I am astonished at the resources in the Yale libraries. I have made extensive use of the Bass, Beinecke, and Divinity School libraries; the Yale Medical Historical Library; and the Yale Center for British Art. Using those resources, as well as the extensive online databases available through the Yale library, I have written more papers than I can count. Although in the end I did do some counting. I gathered all of the written work I submitted to Yale over the past two years and printed it all. It consisted mostly of history and English papers, but included some problem sets from economics and astronomy. It came to just under a thousand pages.

Completing my degree has changed my life in ways I have yet to fully appreciate. In addition to whatever doors might be opened by finally having a Yale diploma, I have become a different person, a more thoughtful and analytical reader, and a better writer. I wouldn’t advise every sophomore to drop out for 45 years. But my decision to leave Yale 48 years was what made it possible to return when I finally did. It is rare to be able to have this experience at my age. Had I finished Yale with the rest of my original classmates, my career would undoubtedly have been different. But there is no way to know what it would have been like. I wound up in a job that normally required a master’s degree in computer science with a Ph.D. preferred.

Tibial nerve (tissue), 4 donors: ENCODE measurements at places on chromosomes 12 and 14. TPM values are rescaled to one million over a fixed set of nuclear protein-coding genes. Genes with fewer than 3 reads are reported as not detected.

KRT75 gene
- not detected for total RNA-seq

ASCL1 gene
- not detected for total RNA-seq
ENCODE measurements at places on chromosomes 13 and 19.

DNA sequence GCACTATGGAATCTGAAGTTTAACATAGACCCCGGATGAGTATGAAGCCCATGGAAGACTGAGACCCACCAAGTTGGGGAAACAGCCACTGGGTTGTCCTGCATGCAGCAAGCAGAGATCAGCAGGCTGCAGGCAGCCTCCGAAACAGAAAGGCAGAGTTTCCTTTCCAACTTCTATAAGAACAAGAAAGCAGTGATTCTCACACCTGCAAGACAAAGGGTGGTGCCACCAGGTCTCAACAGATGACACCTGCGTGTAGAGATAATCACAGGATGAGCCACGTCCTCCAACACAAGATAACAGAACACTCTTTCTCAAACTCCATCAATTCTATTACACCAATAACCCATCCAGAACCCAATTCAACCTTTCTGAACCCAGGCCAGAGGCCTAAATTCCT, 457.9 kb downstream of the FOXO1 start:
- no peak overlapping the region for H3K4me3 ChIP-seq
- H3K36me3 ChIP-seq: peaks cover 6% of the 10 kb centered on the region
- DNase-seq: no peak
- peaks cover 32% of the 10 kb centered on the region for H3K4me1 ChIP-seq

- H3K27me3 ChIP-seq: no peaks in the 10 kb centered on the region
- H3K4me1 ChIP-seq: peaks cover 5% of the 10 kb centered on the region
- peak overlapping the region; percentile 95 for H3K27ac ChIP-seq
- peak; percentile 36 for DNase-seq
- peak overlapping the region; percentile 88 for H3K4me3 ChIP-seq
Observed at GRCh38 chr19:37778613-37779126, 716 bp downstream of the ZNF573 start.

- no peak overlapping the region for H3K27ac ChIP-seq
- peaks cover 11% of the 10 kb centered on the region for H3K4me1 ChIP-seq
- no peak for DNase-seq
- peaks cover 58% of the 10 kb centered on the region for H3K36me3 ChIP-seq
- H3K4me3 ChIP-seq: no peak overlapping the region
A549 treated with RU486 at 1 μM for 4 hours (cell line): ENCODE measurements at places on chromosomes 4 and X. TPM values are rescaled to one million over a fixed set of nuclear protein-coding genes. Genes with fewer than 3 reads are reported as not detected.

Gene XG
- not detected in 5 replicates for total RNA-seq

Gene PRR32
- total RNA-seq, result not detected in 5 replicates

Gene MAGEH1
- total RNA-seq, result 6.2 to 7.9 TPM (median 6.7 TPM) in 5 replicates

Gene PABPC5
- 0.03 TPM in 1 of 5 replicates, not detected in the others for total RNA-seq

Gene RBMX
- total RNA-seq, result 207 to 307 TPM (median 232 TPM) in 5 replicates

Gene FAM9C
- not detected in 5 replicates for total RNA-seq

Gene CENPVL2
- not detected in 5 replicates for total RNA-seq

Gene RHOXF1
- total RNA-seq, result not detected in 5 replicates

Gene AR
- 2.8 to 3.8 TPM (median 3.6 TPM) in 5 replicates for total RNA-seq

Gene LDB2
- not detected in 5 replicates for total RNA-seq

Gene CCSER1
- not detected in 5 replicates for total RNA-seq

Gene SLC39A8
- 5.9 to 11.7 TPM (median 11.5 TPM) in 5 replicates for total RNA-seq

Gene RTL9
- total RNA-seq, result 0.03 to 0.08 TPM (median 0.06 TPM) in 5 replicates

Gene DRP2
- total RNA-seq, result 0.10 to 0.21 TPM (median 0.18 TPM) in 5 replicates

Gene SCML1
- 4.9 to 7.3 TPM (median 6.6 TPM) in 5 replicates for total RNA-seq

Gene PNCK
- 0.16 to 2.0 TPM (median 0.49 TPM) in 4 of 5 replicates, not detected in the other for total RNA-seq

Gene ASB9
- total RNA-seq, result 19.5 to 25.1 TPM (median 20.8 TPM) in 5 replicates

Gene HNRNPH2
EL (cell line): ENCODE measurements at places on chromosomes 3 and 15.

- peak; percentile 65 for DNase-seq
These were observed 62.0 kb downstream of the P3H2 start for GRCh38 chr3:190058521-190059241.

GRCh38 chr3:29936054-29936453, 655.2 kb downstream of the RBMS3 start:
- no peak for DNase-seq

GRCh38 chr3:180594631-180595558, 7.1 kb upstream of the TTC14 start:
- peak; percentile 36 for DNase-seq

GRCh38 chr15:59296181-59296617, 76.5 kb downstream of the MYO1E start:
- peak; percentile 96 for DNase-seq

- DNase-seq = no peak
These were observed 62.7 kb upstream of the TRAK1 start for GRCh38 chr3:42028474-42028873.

I am very grateful that Yale has a policy of readmitting former students even though they have been absent for decades or, as in my case, a mere 90 terms. Mark Schenker, dean of academic affairs, told me when I first went to see him almost three years ago that he gets about a phone call a month from someone who has been out a long time and is considering returning. But that almost none of those people take the next step. I can only imagine that they are concentrating on the time and effort involved. If they could instead see it as a rich, intellectual adventure, they might instead do what I did. Move hesitantly forward one step at a time, finding surprising and daunting challenges along with immensely rich rewards.

One of our Class Day speakers said that you have “to keep telling your inner doubts to shut up.” I have had to do a lot of that over the past two years. Initially, the inner doubts seemed almost to be winning.  But lately they have become distinctly quieter.

1. “From Gutenberg to Google Books: The Cultural History of Publishing, 1450 to the Present” (HIST S213 01 (30056)/ENGL S226).